FEW WORDS ARE MORE LOADED WITH meaning than the word “sex.” Sexual activity is a biological imperative and a major human preoccupation. The physical differences between men and women that underlie partner recognition and reproduction are obvious to all of us, and their developmental origins are well understood. In contrast, our understanding of behavioral differences between the sexes is primitive. In many cases, their very existence remains controversial, and the origins of those that have been clearly demonstrated remain unclear.
In this chapter, we first briefly summarize the embryological basis of sexual differentiation. We then discuss at greater length the behavioral differences between the two sexes, focusing on those differences or dimorphisms for which some neurobiological basis has been found. These dimorphisms include physiological responses (erection, lactation), drives (maternal behavior), and even more complex behaviors (gender identity). In analyzing these dimorphisms, we will discuss three issues.
First, what are the genetic origins of sexual differences? Human males and females have a complement of 23 chromosomal pairs, and only one differs between the sexes. Females have a pair of X chromosomes (and are therefore XX), whereas males have one copy of the X chromosome paired with a Y chromosome (XY). The other 22 chromosome pairs, called autosomes, are shared between males and females. We will see that the initial genetic determinants arise from a single gene on the Y chromosome, while later ones arise indirectly from sex-specific patterns of expression imposed upon other genes as development proceeds.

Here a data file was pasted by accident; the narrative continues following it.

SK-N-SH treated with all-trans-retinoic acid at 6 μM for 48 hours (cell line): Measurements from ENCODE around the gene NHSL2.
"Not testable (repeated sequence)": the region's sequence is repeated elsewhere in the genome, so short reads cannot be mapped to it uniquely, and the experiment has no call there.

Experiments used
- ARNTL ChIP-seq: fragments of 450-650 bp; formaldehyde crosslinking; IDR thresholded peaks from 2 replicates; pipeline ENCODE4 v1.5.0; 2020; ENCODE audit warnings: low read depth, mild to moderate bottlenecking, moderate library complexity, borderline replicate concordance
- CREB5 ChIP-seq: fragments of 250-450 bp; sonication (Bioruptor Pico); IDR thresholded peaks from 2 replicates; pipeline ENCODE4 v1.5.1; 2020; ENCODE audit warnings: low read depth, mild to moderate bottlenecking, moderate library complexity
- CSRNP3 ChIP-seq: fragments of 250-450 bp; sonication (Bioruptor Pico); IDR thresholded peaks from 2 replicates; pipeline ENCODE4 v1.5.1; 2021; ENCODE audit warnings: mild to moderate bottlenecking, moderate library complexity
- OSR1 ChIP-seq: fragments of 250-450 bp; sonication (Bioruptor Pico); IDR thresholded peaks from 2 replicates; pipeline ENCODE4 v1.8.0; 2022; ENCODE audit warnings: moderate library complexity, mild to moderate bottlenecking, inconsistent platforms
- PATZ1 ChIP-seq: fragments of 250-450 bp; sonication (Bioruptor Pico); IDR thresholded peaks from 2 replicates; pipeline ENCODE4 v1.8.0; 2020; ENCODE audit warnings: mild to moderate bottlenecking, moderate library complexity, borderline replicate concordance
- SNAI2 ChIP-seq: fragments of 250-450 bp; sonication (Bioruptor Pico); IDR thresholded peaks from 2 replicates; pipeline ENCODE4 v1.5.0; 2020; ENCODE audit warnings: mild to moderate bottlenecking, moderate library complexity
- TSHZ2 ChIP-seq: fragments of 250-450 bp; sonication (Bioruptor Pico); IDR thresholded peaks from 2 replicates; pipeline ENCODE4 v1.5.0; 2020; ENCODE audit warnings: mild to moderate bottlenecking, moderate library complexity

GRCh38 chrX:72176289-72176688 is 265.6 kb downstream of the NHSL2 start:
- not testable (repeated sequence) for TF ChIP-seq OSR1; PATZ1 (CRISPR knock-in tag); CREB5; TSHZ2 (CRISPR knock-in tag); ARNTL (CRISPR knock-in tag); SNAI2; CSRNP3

Second, how are sexual differences initiated by the Y chromosome translated into differences between the brains of men and women? We will see that key intermediates are the sex hormones, a set of steroids that includes testosterone and estrogens. These hormones act during embryogenesis as well as postnatally, first organizing the physical development of both genitalia and brain regions, and later activating particular physiological and behavioral responses. Hormonal regulation is especially complex because the nervous system, which is profoundly influenced by sex steroids, also controls their synthesis. This feedback loop may help to explain how the external environment, including social and cultural factors, can ultimately shape sexual dimorphism at a neural level.
Third, what are the crucial neural differences that underlie sexually dimorphic behaviors? Clear physical and molecular differences between the brains of men and women have been found. These differences reflect differences in neural circuitry between the sexes, and in a few cases, these distinctions in connectivity are directly related to behavioral differences. In other cases, however, sexually dimorphic behaviors appear to result from differential usage of the same basic circuits.
Before proceeding, we must define two words that are commonly used in many ways and sometimes confused with each other: sex and gender. As a descriptor of biological differences between men and women, the word sex is used in three ways. First, anatomical sex refers to ...